Life with Crohn's, Crafts, and Cruisin'.

Healthy doesn’t always mean “healthy.”

Healthy doesn’t always mean “healthy.”

I like to consider myself a healthy person. I eat healthy, I practice yoga regularly, I don’t use plastic Tupperware, I buy the “dirty dozen” organic, I stick to grass-fed beef… the list goes on.

However, for the last 4 years or so, I’ve been plagued by odd digestive issues that, for years, doctors couldn’t (or wouldn’t) diagnose. It first started with sharp pains that would only really happen when I would eat fried food. So I cut that out immediately. Then it morphed into pain in my esophagus for which I had an Upper GI scope where they found ulcers in my throat and stomach. However, nothing at that time was done. Once those healed, my symptoms evolved into odd waves of nausea and pain that would hit me every day at around 4pm and last for the rest of the evening. That particular symptom lasted for a year or so.

Until finally, fast forward to October 2016. I was hit smack dab in the face by a stomach virus (we think.) I couldn’t keep food down, I had severe stomach cramping, and after 8 days, and 2 visits to the diagnostic clinic where I got anti-nausea pills, it subsided. The scale said I had dropped 10 pounds, but I was told, and thought, it was just some form of viral gastroenteritis, and I would be clear.

I thought wrong.

Exactly one month later, the severe cramping and vomiting came back, but at hyper speed. I was in so much pain that I was shaking and sweating. My husband took me straight to the Emergency Room, where I had a CT scan and they found a partial bowel obstruction. They kept me for 3 days, and did an upper GI scope and a colonoscopy where they took biopsies to send out for lab work.

I was pumped full of crazy antibiotics to clear out any infection, and hopped up on super strong pain meds. After my 3 day visit (with amazing nurses and doctors, I might add) I was sent home to “get better.” But for 2 solid weeks, between my hospital stay and my follow up with the GI, I was miserable. I couldn’t stand up straight because my stomach hurt so bad, and my abdomen was so distended, I looked 6 months pregnant (even though I had dropped 20 lbs in a month.)

At my GI follow up, he confirmed that the biopsy results came back with a pretty resounding “yes” to Crohn’s Disease. Now, I had always had my suspicions that something like Crohn’s Disease was what was going on, but since the other doctors I had seen in the past didn’t seem too concerned, I put the thought to the back of my mind.

Crohn’s Disease is one of the two types of Inflammatory Bowel Disease (IBD) characterized by chronic inflammation of the entire digestive system (from top to bottom.) Here are some statistics that I pulled from https://www.crohnsandcolitis.com/crohns on who Crohn’s affects.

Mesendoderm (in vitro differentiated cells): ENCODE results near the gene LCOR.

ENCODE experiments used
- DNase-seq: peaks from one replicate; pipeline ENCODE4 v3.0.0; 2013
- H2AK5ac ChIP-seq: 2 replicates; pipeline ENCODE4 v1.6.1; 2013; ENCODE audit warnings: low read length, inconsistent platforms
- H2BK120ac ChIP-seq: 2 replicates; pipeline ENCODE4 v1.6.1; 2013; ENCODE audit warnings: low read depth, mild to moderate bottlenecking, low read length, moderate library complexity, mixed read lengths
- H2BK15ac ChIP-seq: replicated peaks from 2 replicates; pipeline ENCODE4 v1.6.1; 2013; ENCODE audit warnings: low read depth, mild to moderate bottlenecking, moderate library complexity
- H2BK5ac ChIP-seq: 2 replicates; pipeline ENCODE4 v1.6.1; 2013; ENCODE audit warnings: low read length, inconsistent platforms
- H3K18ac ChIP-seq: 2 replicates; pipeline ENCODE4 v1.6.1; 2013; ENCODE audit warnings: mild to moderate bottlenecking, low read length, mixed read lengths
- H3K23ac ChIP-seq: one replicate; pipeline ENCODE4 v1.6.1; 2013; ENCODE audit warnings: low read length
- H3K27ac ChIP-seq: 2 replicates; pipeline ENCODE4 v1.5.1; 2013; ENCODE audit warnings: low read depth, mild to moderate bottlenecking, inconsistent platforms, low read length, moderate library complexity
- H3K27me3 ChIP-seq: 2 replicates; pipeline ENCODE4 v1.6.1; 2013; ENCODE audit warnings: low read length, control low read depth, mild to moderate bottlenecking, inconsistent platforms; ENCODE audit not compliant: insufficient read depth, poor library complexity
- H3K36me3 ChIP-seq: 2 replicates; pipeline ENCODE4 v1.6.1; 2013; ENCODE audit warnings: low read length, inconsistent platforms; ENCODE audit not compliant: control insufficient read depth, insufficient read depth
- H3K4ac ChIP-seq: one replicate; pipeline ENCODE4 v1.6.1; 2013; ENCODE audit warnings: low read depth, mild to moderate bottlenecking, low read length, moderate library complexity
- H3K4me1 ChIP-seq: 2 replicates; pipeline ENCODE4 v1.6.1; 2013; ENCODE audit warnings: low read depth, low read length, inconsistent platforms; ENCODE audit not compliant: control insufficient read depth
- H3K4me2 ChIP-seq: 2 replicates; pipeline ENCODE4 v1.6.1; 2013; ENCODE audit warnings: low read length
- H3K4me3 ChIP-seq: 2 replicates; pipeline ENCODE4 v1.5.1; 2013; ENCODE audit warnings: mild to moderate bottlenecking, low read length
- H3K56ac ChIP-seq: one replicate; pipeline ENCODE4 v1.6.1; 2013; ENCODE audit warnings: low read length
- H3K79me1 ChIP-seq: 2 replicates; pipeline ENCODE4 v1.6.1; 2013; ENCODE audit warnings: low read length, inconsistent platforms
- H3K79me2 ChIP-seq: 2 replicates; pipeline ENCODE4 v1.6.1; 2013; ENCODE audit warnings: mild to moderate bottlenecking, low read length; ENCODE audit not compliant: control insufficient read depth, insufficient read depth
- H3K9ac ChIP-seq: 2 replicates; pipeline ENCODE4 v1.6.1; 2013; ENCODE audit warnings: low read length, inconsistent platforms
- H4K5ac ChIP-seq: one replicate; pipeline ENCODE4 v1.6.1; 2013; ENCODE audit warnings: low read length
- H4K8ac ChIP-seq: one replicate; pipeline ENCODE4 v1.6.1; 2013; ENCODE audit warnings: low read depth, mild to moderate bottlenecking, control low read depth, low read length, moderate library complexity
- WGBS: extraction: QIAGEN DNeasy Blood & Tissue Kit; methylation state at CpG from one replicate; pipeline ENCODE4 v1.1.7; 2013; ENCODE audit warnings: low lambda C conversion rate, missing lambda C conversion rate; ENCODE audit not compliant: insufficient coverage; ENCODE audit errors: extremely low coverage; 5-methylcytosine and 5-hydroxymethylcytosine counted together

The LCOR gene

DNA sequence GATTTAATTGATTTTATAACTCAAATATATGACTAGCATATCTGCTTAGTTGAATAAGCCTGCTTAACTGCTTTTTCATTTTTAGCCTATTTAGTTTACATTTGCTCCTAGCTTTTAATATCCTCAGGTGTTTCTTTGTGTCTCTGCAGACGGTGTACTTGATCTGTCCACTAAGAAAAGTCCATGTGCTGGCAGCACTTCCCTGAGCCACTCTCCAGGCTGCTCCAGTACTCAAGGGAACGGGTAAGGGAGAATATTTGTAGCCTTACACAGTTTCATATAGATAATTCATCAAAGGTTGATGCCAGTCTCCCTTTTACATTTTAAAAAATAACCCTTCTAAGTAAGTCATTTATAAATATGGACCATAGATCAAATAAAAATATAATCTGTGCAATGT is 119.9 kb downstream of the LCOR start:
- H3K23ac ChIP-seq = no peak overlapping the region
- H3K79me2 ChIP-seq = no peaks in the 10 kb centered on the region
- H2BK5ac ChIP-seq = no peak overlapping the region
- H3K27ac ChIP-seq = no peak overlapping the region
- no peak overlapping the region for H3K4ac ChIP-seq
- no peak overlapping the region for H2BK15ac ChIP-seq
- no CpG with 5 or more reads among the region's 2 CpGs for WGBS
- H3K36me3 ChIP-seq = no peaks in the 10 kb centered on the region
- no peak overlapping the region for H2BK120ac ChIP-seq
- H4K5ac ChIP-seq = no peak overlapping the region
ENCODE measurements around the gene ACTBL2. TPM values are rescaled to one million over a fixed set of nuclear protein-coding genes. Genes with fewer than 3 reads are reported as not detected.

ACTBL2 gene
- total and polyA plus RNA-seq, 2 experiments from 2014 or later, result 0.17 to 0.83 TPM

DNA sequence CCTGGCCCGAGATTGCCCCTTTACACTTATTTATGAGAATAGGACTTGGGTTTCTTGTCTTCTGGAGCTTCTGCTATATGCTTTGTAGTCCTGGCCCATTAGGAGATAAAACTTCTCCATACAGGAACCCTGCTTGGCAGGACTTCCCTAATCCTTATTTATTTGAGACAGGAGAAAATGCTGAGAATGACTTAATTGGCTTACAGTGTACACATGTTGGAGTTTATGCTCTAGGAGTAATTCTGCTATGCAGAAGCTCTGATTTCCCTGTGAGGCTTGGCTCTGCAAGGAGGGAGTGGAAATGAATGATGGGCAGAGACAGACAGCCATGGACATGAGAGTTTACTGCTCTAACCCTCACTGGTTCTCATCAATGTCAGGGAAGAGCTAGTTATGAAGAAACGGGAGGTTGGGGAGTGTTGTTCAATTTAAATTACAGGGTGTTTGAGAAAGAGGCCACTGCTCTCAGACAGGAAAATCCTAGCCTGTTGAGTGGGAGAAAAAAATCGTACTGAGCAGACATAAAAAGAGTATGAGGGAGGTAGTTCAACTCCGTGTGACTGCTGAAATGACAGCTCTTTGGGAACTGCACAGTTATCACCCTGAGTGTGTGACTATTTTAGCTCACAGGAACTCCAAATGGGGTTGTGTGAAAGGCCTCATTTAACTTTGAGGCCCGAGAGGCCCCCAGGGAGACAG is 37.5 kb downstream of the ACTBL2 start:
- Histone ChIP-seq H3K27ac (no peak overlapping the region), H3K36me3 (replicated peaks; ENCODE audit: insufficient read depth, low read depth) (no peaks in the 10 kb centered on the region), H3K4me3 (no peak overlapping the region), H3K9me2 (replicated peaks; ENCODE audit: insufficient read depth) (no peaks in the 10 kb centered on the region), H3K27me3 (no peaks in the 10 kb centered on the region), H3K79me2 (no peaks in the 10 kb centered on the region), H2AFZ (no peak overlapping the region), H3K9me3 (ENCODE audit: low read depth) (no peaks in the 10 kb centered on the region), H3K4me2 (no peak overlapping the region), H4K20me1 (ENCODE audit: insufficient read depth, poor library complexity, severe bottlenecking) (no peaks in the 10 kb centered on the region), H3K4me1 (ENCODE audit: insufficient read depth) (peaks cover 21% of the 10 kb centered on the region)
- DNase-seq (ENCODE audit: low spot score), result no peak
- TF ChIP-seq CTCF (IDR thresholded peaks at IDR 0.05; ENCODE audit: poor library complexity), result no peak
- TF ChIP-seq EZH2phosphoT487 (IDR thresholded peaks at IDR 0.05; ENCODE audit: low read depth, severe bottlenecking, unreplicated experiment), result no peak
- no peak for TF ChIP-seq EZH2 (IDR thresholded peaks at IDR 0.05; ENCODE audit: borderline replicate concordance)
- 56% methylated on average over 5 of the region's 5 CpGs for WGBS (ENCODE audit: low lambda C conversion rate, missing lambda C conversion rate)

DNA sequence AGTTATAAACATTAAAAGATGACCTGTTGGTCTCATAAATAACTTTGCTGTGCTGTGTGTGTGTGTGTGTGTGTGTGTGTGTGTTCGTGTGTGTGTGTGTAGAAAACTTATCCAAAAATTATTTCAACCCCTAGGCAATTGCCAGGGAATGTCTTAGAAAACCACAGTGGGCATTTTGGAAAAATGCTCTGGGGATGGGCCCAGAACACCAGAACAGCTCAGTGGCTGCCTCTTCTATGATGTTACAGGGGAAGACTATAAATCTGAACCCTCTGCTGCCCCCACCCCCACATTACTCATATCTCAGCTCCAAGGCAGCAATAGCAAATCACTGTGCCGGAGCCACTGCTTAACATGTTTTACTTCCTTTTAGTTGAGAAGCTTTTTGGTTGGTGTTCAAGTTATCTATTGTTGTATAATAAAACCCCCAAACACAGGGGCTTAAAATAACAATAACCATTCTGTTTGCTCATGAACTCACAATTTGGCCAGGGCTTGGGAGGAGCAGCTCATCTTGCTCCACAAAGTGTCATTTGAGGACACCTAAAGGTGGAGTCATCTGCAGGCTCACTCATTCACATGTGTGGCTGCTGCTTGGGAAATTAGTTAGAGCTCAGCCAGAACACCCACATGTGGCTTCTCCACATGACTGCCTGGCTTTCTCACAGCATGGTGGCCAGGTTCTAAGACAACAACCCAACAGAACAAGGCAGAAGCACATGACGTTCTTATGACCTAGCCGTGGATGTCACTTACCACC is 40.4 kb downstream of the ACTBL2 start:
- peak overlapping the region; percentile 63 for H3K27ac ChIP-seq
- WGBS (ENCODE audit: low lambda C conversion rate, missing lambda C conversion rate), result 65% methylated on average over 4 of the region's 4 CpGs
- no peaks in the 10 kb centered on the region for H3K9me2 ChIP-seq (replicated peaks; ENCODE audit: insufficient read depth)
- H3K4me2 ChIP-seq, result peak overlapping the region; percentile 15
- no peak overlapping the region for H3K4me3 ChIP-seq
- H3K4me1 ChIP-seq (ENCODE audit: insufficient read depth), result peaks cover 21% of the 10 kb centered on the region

Here’s another really weird fact, one that has put me on my current crusade… IBD is mostly found in developed countries. According to this medical abstract:

The emergence of disease consistently observed as a society becomes modernized or developed may be attributed to westernization of diet, changing antibiotic use, or improved hygiene status. These factors are linked with changes in the gastrointestinal microbiota which, in turn, may affect development of the immune system and influence the risk of disease occurrence. Geographic variations within developing countries suggest that the strength of influence by risk factors in a society varies greatly. Studies of IBD in populations of developing countries where there are opportunities to prospectively collect changing exposure data over time may provide clues to the disease etiology.

So, what I interpret that as, is:

Something they’re feeding us, or putting in the water, or air, or the pollution from industrialization, or the frankenfoods we’ve been exposed to… SOMETHING is causing the rise of these immune and autoimmune diseases. And for a disease they know little to nothing about, how can they prescribe medicine to essentially mask the symptoms?

I read stories daily about people diagnosed with some form of IBD that have had meds pushed on them immediately, and had multiple surgeries to keep removing sections of their damaged bowels. They have ileostomy bags, and have to frequent the hospital for infusions and more surgeries. I saw a stat once that 70% of Crohn’s patients will have to have surgery at some point during their disease. That’s bullshit.